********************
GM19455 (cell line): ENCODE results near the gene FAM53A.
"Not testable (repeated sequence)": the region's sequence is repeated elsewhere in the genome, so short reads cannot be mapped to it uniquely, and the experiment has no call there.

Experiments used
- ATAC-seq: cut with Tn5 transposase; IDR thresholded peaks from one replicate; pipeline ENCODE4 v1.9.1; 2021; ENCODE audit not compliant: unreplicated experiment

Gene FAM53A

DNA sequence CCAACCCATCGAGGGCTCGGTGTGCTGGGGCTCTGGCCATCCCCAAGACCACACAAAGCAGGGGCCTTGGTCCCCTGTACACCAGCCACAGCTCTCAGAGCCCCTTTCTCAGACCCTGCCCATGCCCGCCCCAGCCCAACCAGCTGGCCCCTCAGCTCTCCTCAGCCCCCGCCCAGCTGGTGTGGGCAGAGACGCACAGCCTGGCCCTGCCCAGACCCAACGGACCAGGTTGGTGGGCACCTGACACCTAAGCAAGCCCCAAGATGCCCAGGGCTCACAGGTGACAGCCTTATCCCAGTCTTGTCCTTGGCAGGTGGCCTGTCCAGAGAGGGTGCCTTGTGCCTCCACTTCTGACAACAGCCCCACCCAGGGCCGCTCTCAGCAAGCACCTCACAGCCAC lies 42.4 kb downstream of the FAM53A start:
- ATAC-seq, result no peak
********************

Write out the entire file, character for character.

GM19455 (cell line): ENCODE results near the gene FAM53A.
"Not testable (repeated sequence)": the region's sequence is repeated elsewhere in the genome, so short reads cannot be mapped to it uniquely, and the experiment has no call there.

Experiments used
- ATAC-seq: cut with Tn5 transposase; IDR thresholded peaks from one replicate; pipeline ENCODE4 v1.9.1; 2021; ENCODE audit not compliant: unreplicated experiment

Gene FAM53A

DNA sequence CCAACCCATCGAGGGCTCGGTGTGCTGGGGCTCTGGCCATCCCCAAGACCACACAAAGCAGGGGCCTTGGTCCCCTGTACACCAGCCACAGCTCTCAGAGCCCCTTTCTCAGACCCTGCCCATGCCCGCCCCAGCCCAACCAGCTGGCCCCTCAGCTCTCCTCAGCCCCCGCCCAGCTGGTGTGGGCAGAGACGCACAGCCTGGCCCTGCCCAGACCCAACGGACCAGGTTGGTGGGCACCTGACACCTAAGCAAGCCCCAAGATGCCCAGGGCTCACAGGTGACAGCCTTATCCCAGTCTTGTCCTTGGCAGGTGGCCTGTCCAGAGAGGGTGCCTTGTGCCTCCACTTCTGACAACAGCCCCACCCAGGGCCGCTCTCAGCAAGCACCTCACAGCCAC lies 42.4 kb downstream of the FAM53A start:
- ATAC-seq, result no peak